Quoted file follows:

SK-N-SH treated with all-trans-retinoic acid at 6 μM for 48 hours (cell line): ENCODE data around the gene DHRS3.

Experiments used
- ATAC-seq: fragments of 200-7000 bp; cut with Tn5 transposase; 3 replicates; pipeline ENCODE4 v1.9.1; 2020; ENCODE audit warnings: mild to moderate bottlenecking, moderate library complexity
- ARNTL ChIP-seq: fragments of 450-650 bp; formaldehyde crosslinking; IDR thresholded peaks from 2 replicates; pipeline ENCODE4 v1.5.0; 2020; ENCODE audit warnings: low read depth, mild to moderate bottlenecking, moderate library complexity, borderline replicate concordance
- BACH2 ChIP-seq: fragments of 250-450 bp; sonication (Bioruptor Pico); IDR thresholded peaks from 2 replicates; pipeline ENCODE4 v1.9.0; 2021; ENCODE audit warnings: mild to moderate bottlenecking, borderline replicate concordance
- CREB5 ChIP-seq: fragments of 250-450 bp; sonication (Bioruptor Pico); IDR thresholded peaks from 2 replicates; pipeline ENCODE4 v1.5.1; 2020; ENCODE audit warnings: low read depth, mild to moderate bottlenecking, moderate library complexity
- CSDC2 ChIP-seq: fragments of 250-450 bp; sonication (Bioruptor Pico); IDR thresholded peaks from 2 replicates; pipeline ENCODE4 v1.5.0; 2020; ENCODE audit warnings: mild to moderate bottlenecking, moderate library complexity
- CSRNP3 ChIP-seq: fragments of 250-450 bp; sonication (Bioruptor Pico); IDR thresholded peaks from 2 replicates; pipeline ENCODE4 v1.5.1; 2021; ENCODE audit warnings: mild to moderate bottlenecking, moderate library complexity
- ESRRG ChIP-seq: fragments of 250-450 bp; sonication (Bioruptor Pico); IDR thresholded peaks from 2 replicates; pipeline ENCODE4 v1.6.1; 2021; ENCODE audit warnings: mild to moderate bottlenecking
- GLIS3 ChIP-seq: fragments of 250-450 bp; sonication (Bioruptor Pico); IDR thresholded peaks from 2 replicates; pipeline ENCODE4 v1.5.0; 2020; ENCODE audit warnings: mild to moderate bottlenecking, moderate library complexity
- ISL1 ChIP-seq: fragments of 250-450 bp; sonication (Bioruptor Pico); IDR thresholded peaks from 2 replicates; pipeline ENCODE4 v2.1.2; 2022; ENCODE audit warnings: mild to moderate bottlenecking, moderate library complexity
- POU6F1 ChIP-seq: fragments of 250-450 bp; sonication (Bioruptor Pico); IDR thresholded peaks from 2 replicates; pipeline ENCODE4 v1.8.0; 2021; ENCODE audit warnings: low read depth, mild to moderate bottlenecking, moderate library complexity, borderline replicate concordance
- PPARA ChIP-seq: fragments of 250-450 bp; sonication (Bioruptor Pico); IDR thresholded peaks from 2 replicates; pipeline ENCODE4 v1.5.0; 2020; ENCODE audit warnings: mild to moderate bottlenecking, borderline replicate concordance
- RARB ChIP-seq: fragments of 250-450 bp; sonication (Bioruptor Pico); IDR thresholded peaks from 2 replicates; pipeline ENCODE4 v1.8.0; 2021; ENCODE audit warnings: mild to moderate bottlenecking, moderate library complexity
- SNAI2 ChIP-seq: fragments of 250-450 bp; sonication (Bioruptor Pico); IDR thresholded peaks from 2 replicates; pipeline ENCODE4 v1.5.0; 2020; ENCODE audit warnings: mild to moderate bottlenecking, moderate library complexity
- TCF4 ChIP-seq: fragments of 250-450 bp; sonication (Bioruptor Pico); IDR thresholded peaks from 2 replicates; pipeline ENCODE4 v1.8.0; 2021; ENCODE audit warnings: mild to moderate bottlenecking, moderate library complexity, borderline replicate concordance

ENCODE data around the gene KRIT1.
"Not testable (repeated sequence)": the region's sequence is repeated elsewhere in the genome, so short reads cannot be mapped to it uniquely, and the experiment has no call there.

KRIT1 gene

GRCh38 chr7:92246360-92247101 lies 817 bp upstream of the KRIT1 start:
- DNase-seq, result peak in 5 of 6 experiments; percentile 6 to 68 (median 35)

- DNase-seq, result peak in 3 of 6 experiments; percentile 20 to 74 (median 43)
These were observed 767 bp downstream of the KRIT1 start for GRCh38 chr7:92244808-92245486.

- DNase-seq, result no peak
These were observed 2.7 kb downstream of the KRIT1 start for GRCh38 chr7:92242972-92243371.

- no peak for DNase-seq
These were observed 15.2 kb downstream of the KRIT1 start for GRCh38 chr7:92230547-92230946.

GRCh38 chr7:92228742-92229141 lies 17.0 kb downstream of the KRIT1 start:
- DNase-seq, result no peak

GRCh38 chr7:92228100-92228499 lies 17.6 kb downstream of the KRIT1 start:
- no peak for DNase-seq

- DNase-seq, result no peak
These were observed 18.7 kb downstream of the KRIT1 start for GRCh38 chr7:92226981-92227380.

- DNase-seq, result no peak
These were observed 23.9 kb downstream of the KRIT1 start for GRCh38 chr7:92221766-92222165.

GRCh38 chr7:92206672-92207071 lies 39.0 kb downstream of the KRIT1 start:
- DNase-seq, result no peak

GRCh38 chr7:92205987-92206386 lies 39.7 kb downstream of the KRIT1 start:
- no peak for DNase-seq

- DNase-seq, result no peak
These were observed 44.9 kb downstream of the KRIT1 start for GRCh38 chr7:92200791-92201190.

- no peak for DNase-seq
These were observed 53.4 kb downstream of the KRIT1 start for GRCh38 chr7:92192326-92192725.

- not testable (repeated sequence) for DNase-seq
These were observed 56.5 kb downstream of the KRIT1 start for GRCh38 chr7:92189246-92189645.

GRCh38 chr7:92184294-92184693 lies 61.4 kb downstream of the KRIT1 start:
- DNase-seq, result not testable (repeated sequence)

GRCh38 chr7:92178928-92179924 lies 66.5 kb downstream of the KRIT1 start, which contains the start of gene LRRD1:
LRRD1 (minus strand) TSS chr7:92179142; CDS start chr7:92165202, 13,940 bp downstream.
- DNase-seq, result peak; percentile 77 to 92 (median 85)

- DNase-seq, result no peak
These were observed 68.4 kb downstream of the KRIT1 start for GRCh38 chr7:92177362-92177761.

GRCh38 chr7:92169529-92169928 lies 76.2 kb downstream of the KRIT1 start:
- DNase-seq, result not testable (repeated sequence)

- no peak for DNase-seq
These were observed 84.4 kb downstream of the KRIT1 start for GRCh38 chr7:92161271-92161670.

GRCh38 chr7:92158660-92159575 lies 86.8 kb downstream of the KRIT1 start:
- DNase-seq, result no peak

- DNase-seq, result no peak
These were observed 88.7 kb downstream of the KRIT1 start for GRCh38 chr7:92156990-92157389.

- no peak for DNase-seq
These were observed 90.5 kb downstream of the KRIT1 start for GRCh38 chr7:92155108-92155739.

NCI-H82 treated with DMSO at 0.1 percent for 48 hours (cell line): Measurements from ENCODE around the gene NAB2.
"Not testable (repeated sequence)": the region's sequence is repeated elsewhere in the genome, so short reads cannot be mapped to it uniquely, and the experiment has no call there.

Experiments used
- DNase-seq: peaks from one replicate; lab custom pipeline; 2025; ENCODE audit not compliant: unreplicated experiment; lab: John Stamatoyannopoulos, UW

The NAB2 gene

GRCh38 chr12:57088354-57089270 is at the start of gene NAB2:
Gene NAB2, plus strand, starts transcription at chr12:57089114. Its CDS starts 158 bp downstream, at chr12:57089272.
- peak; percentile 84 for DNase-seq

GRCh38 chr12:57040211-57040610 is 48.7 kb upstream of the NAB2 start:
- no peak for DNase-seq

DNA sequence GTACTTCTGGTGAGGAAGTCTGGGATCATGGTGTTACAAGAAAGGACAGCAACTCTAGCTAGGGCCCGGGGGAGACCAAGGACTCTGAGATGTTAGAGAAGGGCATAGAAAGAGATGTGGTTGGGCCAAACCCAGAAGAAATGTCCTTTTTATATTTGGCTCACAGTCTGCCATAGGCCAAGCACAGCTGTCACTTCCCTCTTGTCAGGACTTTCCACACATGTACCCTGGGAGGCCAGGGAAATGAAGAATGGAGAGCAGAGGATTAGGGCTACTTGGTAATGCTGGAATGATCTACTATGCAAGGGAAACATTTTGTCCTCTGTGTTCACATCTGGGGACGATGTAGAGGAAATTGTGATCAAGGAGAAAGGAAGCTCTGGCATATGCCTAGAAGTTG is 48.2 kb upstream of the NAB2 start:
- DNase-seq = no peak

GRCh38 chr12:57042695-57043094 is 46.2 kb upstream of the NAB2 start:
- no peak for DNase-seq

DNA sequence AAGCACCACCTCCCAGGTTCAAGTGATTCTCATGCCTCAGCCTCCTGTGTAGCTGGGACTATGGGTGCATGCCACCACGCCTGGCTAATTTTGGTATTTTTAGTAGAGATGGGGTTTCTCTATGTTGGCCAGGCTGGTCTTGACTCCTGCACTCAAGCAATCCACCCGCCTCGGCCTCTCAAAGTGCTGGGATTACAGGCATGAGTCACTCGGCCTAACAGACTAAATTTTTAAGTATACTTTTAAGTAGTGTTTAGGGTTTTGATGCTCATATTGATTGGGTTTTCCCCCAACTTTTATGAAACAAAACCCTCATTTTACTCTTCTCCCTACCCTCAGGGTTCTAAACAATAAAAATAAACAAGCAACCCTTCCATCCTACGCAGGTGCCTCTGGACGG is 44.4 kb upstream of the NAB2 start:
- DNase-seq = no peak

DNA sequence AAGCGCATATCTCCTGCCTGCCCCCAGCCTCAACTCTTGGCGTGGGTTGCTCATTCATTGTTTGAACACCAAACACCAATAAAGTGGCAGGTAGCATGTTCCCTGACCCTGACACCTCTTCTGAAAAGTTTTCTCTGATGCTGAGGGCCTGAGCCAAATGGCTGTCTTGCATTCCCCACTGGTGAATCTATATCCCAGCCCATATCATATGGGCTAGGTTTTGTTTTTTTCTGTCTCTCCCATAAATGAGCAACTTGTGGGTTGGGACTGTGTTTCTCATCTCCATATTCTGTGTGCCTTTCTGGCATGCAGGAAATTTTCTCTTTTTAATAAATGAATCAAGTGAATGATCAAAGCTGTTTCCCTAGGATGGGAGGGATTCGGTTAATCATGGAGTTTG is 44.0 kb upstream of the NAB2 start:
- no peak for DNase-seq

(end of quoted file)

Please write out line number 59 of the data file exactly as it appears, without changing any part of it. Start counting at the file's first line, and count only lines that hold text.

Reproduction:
- DNase-seq, result no peak